In the year 1775 my opinion was asked concerning a family recipe for the cure of the dropsy. I was told that it had long been kept a secret by an old woman in Shropshire who had sometimes made cures after the more regular practitioners had failed—this medicine was composed of twenty or more different herbs and the active herb could be no other than the Foxglove.
WILLIAM WITHERING (1741–99), ON THE USE OF FOXGLOVE (DIGITALIS) IN THE TREATMENT OF HEART DISEASE
Heart failure occurs when the heart is unable to maintain sufficient cardiac output to meet the demands of the body for blood supply during rest and activity.
Chronic heart failure (CHF) remains a very serious problem with a poor prognosis. It has a 50% mortality within 3 years of the first hospital admission.1 Australian and overseas data indicate that 1.5% of the adult population have heart failure. The prevalence of CHF has been shown to increase from approximately 1% in those aged 50–59 years to over 5% in those 65 and older, to over 50% in those 85 years and older.2 Australian research suggests that under-treatment with the all-important ACE inhibitors continues to be a problem. ACE inhibitors (or ARBs) and beta blockers are the gold standard for treating systolic heart failure, with aldosterone antagonists providing added benefit if symptoms persist.3 The clinical diagnosis is based on a careful history and examination. A major goal of management of CHF is the identification and reversal where possible of underlying causes and/or precipitating factors. CHF is characterised by two pathophysiological factors: fluid retention and reduction in cardiac output.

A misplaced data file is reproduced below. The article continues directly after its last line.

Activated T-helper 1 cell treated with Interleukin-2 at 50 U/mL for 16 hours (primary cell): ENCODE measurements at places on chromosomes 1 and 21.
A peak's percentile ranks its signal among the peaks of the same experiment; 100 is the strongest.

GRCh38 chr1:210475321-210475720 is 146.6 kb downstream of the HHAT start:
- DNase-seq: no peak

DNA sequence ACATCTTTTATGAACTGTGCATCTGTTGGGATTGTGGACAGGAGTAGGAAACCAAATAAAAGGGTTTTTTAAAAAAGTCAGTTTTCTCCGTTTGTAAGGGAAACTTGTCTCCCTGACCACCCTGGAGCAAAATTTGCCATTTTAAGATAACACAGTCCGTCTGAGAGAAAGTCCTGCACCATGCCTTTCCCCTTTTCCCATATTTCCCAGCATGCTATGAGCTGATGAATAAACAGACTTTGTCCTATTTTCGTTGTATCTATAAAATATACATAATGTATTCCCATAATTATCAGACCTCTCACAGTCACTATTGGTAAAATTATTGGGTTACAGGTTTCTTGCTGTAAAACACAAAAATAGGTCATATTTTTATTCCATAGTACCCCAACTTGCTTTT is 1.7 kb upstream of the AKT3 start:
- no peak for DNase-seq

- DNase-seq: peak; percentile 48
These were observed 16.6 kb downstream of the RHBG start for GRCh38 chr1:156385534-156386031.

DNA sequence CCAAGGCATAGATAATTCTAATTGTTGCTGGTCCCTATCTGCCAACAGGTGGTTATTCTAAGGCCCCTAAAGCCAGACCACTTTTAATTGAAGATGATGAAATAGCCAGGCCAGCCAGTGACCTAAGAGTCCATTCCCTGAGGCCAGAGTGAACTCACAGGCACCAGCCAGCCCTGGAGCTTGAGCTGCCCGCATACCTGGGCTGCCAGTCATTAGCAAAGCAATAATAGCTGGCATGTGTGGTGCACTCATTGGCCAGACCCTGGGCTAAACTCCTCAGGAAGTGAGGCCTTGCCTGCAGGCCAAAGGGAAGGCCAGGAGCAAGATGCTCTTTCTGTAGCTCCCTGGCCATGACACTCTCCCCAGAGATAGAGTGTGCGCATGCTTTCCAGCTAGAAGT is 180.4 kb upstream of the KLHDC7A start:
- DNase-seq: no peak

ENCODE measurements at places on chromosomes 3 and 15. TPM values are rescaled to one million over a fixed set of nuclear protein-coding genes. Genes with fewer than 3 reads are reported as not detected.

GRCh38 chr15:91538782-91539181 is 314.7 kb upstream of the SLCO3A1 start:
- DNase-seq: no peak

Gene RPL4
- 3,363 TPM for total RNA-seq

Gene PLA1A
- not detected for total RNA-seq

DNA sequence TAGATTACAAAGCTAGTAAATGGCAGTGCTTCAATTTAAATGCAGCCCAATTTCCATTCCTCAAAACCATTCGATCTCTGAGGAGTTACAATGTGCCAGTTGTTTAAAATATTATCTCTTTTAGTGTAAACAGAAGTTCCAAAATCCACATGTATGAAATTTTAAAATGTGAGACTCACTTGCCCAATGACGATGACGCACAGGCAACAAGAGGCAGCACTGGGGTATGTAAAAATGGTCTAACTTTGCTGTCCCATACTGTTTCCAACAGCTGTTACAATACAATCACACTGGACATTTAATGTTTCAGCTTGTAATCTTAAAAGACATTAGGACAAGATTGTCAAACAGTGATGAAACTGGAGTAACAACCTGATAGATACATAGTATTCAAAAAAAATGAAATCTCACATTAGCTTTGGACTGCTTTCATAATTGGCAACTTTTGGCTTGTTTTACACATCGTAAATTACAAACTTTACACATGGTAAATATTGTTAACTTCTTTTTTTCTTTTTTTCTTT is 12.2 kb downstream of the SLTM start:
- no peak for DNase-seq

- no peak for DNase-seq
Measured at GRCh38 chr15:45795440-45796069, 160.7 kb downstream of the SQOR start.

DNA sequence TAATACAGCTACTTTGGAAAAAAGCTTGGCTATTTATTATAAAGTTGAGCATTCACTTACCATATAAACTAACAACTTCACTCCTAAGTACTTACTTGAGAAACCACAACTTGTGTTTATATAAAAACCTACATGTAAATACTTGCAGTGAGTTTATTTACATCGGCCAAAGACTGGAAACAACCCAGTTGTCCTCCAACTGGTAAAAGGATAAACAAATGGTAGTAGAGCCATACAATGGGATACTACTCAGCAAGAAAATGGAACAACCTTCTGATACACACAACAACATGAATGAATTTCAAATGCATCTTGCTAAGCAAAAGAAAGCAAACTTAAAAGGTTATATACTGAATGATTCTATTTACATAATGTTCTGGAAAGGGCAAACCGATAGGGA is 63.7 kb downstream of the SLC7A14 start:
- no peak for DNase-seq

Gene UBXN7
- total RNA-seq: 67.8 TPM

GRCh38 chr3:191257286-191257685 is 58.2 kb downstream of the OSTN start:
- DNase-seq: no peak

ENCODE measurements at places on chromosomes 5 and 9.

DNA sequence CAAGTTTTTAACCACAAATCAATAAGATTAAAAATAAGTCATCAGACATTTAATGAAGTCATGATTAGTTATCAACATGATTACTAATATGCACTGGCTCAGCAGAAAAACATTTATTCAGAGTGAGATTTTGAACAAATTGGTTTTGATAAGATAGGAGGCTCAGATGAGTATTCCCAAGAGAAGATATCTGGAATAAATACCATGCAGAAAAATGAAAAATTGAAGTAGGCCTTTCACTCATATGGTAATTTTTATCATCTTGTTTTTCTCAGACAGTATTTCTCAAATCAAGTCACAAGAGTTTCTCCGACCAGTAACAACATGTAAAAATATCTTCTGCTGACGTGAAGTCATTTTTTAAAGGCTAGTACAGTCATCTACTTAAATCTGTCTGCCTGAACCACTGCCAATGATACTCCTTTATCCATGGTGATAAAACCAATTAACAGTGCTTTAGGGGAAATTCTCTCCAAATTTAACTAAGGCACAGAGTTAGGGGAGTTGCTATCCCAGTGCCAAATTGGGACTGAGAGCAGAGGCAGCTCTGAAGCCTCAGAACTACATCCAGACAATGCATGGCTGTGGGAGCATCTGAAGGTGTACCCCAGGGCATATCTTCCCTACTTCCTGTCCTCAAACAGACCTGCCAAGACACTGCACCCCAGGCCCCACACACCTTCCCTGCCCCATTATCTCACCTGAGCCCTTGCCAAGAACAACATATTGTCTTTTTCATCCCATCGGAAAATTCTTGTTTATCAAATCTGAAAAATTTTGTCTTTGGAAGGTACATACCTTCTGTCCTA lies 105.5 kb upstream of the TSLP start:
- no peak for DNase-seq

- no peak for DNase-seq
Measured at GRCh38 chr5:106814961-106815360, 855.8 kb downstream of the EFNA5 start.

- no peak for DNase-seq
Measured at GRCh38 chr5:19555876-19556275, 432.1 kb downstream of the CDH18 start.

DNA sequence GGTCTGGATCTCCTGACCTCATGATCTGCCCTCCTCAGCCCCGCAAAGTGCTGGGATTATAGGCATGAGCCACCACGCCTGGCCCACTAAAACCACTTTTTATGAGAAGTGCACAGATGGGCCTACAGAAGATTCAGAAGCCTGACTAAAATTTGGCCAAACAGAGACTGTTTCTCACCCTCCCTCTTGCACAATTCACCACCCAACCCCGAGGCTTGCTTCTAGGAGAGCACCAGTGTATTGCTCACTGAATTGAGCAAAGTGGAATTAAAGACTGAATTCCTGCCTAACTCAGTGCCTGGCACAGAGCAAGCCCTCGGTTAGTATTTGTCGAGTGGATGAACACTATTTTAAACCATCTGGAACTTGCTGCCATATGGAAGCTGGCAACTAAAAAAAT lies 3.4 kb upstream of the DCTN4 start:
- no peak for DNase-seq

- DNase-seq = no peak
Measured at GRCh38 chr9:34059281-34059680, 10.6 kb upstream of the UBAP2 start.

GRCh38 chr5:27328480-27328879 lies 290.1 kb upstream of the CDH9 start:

The clinical diagnosis is based on a careful history and examination. The classic symptom of CHF is dyspnoea on exertion but symptoms may be reported relatively late, particularly with a sedentary lifestyle. Dyspnoea can progress as follows: exertional dyspnoea → dyspnoea at rest → orthopnoea → paroxysmal nocturnal dyspnoea.
Dyspnoea and orthopnoea (as above)
Dry irritating cough (especially at night)
Weight change: gain (mainly) or loss
Abdominal discomfort: hepatic congestion
Note: The irritating cough due to left ventricular failure can be mistaken for asthma, bronchitis or ACE-inhibitor-induced cough. Poor cardiac output causes fatigue and weakness.
The physical examination is very important for the initial diagnosis and evaluation of progress. The signs are as follows.
There may be no abnormal signs initially. It is helpful clinically to differentiate between the signs of right and left heart failure: